Baby boom in the veterinary clinic thanks to Professor Ann Van Soom

Ann Van Soom

Artificial reproduction methods, such as IVF and ICSI, have already been successfully applied in humans. But this has not been the case for many domestic animals. In horses, for instance, it has seemed to be an impossible task for a long time to fertilise the eggs outside the body. Until Ann Van Soom and her team started focusing on it. “But we also have been doing research on reproduction in other animal species, including cats and dogs, rhinos and pandas.”

The egg, the sperm ... and the oviduct

“My first research was focusing on cows. There, we knew for quite some time that embryos are having more difficulties to grow in vitro than inside the womb. But we didn’t know why this was the case. The embryos simply stopped dividing as soon as they reached the eight cell stage. It was as if those embryos ‘realised’ that they were not in an [AVS2] oviduct and therefore decided to stop growing.

We then discovered that oviduct cells play a major role: when we added those cells to the medium, the embryos continued to grow. We had no idea why those oviduct cells were so important. We knew they secreted critical signalling substances, but we didn’t know which ones.

Now we know that extracellular vesicles are important for embryo quality. Those vesicles are microscopical globules that are being secreted by all cells in the body. Because these vesicles are so small, they can pass almost everywhere. They can even reach the embryo, where they release their signalling substances. By adding extracellular vesicles from high quality embryos to the medium of other embryos, we may increase the chances of a successful pregnancy.”

Test tube horses

“I started my career making test-tube calves, and later specialised in studying reproduction in small animals, but I have also supervised research on test-tube horses. In horses, the sperm cell is too weak to penetrate the egg. As a result, in vitro fertilisation (IVF) is very difficult.

When one of my PhD students wanted to focus on that problem, I was very sceptical at first. You really have to be a go-getter to want to try that. But that student succeeded together with the rest of our team. She has optimised the ICSI technique (injecting the sperm cell into the egg cell with a pipette) for application in horses, and she has since last year become a professor and is a world expert in the field of equine reproduction.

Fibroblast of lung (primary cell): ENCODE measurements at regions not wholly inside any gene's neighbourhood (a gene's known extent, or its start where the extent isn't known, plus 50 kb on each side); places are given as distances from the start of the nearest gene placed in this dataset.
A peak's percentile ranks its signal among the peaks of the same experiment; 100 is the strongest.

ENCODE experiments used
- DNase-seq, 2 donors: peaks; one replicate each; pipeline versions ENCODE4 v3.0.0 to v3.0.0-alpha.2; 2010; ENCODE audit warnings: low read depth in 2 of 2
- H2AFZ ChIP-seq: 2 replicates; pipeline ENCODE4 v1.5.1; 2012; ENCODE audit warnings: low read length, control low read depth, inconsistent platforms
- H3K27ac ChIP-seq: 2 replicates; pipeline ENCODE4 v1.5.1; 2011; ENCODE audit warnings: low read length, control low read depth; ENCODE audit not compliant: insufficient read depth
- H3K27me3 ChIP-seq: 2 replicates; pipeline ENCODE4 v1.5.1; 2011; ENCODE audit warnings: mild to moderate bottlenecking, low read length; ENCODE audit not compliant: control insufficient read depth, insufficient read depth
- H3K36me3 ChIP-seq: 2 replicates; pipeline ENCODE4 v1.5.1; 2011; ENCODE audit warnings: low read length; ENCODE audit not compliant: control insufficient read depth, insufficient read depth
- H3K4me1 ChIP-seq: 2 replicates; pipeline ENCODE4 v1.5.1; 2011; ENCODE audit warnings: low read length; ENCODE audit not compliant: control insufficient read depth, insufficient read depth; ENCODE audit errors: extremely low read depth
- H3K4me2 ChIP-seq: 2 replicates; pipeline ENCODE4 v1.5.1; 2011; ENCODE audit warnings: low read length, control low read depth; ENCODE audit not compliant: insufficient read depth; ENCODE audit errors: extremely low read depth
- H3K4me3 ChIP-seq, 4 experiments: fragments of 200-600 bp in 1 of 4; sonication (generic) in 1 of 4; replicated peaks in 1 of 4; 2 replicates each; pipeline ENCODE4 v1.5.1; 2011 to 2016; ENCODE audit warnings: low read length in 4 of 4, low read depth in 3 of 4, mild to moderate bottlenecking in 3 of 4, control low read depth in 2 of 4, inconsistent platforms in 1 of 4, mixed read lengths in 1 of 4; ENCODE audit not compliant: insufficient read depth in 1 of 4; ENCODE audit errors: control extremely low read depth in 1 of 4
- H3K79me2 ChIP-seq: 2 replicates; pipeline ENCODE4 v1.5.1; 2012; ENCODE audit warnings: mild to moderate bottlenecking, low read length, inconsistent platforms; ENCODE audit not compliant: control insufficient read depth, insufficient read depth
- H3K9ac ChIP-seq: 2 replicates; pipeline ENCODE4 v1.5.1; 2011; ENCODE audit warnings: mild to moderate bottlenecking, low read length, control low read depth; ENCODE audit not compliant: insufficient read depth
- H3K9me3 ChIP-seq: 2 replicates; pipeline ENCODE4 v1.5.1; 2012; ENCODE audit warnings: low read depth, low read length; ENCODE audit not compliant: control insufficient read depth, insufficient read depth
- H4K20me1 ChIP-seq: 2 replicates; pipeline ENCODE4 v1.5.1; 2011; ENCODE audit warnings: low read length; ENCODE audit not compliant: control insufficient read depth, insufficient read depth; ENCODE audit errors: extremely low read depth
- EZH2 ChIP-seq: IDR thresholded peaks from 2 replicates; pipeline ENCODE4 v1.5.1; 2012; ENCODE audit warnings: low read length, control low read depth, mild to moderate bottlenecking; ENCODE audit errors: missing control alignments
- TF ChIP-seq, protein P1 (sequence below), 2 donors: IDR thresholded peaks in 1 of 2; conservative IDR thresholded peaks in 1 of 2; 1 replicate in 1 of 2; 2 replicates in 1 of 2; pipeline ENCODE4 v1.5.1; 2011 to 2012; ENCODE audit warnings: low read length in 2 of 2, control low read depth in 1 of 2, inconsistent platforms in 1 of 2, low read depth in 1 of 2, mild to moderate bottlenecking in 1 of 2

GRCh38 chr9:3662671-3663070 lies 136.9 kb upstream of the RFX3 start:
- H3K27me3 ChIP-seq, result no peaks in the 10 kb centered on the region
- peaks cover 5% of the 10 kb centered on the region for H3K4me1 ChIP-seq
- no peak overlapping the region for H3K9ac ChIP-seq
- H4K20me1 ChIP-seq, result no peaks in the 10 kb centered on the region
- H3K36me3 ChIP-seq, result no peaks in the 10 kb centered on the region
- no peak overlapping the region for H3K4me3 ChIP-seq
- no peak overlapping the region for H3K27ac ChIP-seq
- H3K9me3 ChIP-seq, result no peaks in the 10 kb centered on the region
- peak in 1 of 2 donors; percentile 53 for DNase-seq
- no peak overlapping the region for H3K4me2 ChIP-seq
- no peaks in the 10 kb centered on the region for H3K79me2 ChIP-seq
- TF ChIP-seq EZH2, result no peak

The technique is now being further commercialised. There is a lot of interest from practitioners to make test-tube horses. Thanks to the ICSI technique, we can transfer the test-tube embryo of a top jumping mare competing in the Olympics to another mare. That other recipient mare, which is not a valuable jumping horse but must have good mothering qualities is then able to carry the foal with top DNA. I always have liked being able to apply research immediately into practice.”

Predicting IVF success in humans

“By the way, our research in animals also enables us to help people. Did you know that humans are a very infertile animal species? As a young couple, you only have a 25% chance of getting pregnant, and even less so in later life.

We are now using a technique we optimised in cows to estimate how successful embryo implantation in humans will be. After all, human embryos also secrete those extracellular vesicles. We are comparing the contents of the vesicles of embryos that produce a pregnancy with those of embryos that do not grow any further after transfer. In this way, we hope to discover signalling molecules that can predict the success of a pregnancy before transfer.

Embryo implantation always gives hope, but it also often fails. Knowing in advance how (un)successful an implantation will be can make the process less mentally demanding.”

On the 19th of May 2023, the University of Wroclaw in Poland has awarded an honorary doctorate to Ann Van Soom (Faculty of Veterinary Medicine). Her merits include the birth of the first test-tube horse in northern Europe and the birth of the first foal ever in the world from a frozen immature egg.

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